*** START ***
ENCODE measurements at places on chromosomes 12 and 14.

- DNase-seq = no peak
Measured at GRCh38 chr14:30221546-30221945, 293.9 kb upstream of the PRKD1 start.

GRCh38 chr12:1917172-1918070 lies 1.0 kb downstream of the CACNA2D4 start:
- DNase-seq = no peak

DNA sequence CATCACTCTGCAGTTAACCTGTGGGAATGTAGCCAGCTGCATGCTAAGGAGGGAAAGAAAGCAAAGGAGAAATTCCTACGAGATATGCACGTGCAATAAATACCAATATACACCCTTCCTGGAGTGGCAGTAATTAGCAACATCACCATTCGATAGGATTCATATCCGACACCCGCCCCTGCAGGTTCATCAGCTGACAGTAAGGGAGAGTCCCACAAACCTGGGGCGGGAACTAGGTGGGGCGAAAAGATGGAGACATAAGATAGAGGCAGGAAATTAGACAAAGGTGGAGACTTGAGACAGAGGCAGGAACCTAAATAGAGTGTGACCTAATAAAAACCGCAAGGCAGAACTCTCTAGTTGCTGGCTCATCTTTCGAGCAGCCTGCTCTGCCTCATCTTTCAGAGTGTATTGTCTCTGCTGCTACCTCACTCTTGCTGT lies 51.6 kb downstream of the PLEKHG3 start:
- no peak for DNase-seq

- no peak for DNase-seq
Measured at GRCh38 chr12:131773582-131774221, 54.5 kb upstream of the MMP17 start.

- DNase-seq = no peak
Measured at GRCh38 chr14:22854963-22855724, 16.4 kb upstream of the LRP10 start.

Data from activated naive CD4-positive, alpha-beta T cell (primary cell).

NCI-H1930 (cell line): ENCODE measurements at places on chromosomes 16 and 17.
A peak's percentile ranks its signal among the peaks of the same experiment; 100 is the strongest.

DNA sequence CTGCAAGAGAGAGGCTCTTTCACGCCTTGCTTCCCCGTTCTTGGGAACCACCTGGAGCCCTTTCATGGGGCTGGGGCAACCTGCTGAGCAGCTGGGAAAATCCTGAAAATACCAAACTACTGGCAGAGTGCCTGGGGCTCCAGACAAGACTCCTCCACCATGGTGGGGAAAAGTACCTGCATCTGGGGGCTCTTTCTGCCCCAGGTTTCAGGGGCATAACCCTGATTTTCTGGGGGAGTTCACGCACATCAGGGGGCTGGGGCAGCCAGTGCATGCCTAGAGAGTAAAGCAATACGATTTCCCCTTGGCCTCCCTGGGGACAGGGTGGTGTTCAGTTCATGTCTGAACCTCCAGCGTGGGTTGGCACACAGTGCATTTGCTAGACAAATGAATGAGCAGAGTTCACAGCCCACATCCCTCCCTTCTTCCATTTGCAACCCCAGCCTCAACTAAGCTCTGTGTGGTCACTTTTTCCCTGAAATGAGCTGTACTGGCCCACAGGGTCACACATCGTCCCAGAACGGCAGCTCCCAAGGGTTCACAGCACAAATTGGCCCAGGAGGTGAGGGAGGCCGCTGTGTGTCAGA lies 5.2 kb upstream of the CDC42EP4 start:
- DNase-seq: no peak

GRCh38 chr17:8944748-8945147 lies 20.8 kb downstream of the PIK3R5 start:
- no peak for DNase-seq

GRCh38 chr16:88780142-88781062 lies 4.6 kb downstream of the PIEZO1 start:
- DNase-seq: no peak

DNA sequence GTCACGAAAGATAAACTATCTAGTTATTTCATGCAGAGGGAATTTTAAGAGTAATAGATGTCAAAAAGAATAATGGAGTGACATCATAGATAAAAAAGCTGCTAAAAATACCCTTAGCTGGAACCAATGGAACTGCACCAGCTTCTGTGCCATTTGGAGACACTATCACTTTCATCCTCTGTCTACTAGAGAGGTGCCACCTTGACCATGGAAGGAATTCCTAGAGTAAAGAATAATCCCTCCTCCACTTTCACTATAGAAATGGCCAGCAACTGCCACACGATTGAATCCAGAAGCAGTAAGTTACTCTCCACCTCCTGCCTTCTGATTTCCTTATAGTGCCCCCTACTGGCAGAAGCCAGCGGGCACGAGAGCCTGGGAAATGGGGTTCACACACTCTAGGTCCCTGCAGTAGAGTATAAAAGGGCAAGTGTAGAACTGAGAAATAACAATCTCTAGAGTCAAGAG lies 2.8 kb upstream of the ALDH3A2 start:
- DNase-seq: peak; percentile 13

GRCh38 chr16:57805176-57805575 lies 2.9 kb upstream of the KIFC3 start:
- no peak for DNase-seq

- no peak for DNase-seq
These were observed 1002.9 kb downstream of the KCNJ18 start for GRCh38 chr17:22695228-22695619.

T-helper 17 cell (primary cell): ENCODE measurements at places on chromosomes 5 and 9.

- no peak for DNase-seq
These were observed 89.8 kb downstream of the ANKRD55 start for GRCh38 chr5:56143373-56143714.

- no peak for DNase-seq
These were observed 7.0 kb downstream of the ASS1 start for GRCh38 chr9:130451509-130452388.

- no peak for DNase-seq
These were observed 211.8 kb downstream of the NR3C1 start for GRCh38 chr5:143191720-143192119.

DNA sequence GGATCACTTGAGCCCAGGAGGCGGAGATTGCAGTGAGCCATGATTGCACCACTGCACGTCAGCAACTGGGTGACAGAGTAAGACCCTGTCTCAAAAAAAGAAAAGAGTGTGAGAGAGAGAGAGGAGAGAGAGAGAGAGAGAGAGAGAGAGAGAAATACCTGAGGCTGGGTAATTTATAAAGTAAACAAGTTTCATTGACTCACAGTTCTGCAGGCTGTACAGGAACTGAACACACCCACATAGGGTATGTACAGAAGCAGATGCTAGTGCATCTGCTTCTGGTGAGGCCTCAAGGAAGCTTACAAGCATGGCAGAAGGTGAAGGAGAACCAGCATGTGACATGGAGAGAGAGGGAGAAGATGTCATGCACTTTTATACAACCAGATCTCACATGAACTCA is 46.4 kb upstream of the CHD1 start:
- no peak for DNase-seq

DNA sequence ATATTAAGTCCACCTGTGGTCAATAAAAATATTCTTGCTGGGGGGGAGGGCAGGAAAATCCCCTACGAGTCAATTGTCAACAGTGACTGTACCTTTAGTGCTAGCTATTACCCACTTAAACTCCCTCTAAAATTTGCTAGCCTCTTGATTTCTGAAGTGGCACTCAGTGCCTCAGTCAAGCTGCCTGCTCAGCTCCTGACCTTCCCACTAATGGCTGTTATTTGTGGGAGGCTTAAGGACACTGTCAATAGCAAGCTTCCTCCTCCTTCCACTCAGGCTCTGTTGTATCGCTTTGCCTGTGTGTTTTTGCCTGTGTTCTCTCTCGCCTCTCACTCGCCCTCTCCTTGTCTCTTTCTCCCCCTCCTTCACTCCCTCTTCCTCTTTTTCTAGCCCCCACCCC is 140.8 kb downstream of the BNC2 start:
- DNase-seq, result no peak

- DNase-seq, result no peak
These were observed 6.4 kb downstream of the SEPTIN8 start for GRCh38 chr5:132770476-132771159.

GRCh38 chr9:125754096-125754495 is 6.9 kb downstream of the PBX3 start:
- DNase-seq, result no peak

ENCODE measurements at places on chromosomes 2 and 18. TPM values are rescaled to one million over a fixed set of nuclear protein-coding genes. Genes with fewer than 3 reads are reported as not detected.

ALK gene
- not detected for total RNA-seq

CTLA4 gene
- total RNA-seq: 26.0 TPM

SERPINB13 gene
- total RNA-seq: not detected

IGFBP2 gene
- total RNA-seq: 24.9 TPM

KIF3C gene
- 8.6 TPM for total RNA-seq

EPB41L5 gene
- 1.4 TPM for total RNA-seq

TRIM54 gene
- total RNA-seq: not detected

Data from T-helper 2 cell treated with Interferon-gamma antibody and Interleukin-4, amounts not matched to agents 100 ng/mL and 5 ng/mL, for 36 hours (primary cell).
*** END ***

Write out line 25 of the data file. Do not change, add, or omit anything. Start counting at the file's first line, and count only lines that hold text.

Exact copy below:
- no peak for DNase-seq